Calow Berry Farms, LLC
Grower of the Aronia Berry

History of the Aronia

Aronia, which carries the common name of chokeberry, is a deciduous shrub native to North America where it can be found growing wild in regions ranging from Nova Scotia to Florida and throughout the Midwest. It has dark green foliage that turns red in the fall. White flowers appear in the spring, giving way to deep purple, almost black, berries. Its beauty has led to its use as an ornamental shrub in North America, and it is particularly useful in absorbing swampy areas. The berries are very tart from the high content of tannins, but just before harvest they sweeten.

The plant was introduced to Russia in the late 1800s and subsequently cultivated throughout Central and Eastern European countries. The plant has been widely studied in these countries in state-directed research programs seeking to improve health through the use of natural products for food and medicinal use. It has gained popularity as a healthy food source with its fruits and juice used commercially and for home cooking in beverages, jams, fillings, wines etc. The aronia juice has a unique taste, with a pleasant tartness somewhat similar to cranberry but with sweeter low notes as in blackberry. Its juice and extracts from the berries have also been used medicinally.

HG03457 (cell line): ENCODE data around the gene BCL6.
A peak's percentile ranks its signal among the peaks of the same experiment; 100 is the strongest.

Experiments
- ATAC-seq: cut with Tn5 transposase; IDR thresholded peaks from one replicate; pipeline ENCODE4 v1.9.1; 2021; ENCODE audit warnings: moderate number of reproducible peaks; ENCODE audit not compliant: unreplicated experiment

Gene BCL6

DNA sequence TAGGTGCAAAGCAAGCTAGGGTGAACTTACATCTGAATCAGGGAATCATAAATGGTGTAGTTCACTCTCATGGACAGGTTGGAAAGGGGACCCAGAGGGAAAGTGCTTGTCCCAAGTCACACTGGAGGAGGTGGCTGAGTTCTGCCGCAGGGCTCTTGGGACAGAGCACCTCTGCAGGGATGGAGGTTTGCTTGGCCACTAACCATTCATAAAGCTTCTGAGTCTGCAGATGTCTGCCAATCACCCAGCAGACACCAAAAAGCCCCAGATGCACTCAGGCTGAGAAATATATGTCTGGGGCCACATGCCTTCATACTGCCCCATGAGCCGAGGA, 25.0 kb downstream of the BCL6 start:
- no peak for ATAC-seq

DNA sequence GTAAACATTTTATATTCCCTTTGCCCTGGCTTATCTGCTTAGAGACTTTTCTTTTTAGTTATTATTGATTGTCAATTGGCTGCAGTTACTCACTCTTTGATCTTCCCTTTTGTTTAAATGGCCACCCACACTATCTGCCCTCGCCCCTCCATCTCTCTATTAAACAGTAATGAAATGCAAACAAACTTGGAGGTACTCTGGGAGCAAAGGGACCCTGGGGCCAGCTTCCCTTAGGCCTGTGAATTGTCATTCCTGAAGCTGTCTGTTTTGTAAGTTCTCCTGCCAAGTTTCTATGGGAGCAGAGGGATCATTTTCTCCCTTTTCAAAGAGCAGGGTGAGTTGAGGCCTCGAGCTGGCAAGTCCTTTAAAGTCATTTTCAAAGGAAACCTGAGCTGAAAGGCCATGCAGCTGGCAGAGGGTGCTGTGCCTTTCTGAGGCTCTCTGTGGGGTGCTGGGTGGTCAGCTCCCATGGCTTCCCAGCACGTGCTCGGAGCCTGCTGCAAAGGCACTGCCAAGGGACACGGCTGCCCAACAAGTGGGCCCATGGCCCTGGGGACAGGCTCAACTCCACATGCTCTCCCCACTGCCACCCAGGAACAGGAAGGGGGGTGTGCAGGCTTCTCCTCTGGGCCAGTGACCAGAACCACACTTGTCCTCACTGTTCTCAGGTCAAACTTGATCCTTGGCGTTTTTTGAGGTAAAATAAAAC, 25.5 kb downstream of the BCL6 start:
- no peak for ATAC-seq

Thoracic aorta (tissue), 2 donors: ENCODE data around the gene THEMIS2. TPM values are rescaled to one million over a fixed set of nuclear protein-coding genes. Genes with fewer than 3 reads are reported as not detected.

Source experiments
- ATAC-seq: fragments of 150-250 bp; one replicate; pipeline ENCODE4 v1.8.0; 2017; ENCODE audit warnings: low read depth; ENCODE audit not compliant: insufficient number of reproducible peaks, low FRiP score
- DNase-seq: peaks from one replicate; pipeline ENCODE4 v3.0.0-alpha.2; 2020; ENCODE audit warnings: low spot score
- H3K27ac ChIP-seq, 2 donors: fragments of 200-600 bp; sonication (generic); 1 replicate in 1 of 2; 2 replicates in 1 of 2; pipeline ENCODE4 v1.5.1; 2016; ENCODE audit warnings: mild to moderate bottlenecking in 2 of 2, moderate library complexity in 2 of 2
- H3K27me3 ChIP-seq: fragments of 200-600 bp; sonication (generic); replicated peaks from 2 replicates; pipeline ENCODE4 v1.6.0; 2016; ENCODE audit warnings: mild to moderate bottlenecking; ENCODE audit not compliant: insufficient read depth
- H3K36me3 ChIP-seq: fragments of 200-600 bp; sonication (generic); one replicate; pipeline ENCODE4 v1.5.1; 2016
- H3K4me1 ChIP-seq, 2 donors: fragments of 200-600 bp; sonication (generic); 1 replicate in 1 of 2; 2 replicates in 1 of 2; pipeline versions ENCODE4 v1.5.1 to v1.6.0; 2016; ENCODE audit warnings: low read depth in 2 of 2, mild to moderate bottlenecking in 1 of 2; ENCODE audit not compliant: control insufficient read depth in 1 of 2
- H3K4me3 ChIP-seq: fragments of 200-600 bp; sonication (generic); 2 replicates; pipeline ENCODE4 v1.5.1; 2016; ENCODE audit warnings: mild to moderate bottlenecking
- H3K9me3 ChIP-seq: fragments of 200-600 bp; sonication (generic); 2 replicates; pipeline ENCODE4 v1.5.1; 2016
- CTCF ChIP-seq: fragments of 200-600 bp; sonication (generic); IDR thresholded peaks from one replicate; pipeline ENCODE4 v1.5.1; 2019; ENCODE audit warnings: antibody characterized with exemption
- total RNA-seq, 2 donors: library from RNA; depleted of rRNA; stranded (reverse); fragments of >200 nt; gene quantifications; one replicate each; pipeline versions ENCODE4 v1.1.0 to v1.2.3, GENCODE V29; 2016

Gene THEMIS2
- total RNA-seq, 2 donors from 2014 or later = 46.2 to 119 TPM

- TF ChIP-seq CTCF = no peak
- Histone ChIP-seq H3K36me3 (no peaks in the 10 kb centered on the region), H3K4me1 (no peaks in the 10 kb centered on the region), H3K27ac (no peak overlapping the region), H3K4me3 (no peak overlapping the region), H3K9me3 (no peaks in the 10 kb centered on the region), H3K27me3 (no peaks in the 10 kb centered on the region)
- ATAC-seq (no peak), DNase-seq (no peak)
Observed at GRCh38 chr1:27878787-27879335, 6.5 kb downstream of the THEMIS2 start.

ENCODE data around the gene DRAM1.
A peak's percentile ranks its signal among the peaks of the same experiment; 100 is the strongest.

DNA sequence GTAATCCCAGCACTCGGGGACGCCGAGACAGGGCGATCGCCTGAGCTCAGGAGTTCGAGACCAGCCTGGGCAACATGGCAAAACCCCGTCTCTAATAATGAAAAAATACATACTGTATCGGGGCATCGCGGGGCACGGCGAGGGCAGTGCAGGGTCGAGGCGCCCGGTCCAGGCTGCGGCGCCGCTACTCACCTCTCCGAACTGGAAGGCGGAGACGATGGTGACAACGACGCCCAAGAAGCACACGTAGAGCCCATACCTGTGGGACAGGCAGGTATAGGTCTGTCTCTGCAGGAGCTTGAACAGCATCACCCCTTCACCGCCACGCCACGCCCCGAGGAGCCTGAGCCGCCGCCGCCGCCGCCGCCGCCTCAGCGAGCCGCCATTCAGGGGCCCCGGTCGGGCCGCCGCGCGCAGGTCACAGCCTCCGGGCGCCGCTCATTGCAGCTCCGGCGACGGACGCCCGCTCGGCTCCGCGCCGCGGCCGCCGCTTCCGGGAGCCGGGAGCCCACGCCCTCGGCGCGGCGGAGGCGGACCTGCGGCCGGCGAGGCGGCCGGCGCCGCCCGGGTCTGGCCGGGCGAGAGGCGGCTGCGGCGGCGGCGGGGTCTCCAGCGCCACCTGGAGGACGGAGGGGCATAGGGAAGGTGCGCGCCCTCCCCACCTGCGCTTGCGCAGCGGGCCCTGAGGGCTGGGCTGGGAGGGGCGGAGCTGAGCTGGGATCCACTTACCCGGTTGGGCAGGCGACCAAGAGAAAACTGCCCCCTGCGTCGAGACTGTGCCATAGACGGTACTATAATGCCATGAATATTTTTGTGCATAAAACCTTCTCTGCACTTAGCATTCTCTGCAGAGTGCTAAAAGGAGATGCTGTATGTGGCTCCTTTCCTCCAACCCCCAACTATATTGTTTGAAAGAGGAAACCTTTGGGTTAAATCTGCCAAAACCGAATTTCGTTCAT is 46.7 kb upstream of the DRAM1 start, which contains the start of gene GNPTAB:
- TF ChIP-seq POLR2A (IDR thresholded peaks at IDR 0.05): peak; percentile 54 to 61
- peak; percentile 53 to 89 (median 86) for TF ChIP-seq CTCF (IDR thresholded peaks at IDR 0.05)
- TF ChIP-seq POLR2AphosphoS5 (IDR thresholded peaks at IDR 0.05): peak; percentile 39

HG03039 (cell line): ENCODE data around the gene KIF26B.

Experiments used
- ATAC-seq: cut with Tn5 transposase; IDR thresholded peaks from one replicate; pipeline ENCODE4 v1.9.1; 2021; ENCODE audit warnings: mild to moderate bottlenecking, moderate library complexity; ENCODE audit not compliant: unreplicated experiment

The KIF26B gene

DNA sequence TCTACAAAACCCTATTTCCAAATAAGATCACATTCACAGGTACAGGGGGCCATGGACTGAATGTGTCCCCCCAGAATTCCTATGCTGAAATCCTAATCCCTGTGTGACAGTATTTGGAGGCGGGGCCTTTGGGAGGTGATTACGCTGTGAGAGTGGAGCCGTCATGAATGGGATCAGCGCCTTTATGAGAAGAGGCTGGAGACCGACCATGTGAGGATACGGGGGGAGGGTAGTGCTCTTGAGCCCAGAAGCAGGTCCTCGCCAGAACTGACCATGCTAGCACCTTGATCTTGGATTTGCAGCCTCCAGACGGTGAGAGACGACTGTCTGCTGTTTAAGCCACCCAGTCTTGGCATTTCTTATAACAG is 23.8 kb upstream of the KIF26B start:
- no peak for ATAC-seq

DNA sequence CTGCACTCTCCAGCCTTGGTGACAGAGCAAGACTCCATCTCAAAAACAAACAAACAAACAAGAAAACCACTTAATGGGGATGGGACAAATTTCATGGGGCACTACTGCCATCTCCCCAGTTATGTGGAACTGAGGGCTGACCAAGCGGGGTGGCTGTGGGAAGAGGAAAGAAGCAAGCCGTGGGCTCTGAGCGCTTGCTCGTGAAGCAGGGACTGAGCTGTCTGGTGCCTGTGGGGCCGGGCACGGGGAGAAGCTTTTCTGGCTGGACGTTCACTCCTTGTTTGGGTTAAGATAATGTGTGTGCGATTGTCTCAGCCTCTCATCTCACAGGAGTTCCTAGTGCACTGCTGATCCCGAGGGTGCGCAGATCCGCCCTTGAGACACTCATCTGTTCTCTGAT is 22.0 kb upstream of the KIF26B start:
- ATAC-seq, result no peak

Antioxidant qualities

Aronia melanocarpa (black chokeberry) has attracted scientific interest due to its deep purple, almost black pigmentation that arises from dense contents of phenolic phytochemicals, especially anthocyanins. Total anthocyanin content in chokeberries is 1480 mg per 100 g of fresh berries, and proanthocyanidin concentration is 664 mg per 100 g (Wu et al. 2004, 2006). Both values are among the highest measured in plants to date.

The plant produces these pigments mainly in the skin of the berries to protect the pulp and seeds from constant exposure to ultraviolet radiation. By absorbing UV rays in the blue-purple spectrum, pigments filter intense sunlight and thereby have a role assuring regeneration of the species.